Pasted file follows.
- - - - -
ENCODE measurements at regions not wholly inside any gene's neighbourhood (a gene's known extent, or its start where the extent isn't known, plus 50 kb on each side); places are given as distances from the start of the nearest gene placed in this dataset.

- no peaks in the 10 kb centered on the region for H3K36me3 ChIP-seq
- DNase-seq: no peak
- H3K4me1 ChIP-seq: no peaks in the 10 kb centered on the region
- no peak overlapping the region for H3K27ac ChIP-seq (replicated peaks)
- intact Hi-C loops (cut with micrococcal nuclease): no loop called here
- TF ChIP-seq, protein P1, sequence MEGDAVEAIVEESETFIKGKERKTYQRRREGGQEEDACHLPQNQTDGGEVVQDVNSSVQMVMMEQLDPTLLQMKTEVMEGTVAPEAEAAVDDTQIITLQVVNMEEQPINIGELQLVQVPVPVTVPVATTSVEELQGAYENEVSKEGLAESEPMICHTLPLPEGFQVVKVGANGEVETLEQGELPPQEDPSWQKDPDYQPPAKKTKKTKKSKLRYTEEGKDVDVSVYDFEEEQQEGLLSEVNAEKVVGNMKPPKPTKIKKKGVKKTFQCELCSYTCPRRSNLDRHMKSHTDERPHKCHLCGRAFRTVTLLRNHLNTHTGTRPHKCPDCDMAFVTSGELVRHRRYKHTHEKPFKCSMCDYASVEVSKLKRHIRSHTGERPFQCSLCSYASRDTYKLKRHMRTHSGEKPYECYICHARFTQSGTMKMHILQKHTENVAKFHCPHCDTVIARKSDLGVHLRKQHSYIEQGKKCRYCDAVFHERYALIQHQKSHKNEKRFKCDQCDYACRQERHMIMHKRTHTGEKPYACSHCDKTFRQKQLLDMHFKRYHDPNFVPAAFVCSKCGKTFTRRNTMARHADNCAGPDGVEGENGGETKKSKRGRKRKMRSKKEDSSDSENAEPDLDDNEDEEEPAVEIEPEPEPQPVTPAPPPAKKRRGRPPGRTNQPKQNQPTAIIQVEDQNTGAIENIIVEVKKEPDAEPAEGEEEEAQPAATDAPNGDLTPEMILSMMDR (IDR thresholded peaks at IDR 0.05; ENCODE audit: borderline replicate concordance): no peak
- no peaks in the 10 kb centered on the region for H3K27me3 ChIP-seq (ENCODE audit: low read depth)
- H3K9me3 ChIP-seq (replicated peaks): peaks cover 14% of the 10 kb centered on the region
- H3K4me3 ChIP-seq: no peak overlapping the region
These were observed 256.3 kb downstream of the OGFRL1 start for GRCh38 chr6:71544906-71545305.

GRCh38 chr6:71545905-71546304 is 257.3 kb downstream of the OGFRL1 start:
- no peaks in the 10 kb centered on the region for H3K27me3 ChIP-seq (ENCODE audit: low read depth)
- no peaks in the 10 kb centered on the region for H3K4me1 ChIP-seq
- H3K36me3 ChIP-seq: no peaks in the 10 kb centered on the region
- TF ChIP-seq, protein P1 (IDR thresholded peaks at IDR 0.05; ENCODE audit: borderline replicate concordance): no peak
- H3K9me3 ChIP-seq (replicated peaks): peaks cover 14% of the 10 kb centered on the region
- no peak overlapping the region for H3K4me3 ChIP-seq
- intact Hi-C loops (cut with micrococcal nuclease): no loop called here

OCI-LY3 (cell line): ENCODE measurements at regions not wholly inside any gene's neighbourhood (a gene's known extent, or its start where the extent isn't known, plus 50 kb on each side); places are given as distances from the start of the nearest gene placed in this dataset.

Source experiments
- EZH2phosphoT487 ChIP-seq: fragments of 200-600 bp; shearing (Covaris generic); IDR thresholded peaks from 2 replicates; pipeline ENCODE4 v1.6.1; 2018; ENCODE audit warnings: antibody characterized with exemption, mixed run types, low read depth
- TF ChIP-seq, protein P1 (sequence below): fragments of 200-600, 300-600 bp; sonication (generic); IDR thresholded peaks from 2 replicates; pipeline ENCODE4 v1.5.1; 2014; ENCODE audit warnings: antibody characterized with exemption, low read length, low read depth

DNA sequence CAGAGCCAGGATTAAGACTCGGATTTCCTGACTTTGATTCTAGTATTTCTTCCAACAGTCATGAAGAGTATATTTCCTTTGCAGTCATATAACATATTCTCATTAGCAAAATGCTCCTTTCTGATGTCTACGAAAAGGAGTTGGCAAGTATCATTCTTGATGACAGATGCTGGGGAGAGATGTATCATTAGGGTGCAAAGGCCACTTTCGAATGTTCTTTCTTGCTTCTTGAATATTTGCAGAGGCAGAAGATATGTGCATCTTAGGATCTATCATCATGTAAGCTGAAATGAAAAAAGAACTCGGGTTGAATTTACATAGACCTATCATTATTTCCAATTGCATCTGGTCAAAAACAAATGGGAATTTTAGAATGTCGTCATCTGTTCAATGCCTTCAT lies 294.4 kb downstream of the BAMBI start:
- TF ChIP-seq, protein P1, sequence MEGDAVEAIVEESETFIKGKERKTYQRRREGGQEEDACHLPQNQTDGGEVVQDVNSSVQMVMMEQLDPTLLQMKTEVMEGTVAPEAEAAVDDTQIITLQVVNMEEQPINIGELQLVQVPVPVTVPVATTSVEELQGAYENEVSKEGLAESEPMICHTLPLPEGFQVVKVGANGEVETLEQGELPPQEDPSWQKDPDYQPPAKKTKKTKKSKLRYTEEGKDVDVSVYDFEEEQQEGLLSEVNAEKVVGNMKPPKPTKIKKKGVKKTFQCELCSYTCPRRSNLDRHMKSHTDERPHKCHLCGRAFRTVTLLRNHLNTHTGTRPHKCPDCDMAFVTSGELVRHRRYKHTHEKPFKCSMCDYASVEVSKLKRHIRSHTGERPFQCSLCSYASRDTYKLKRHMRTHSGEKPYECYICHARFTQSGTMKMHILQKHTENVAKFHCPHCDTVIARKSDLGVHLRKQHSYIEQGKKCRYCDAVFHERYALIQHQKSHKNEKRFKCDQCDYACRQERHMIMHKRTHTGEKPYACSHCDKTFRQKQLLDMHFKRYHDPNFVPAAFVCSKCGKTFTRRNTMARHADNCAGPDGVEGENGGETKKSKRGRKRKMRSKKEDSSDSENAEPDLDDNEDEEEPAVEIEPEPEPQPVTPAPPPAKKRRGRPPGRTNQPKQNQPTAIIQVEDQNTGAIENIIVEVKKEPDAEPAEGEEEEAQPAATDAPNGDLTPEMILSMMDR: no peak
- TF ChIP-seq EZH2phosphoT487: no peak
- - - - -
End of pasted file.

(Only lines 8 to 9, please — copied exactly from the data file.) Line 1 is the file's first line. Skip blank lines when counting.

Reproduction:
- no peaks in the 10 kb centered on the region for H3K27me3 ChIP-seq (ENCODE audit: low read depth)
- H3K9me3 ChIP-seq (replicated peaks): peaks cover 14% of the 10 kb centered on the region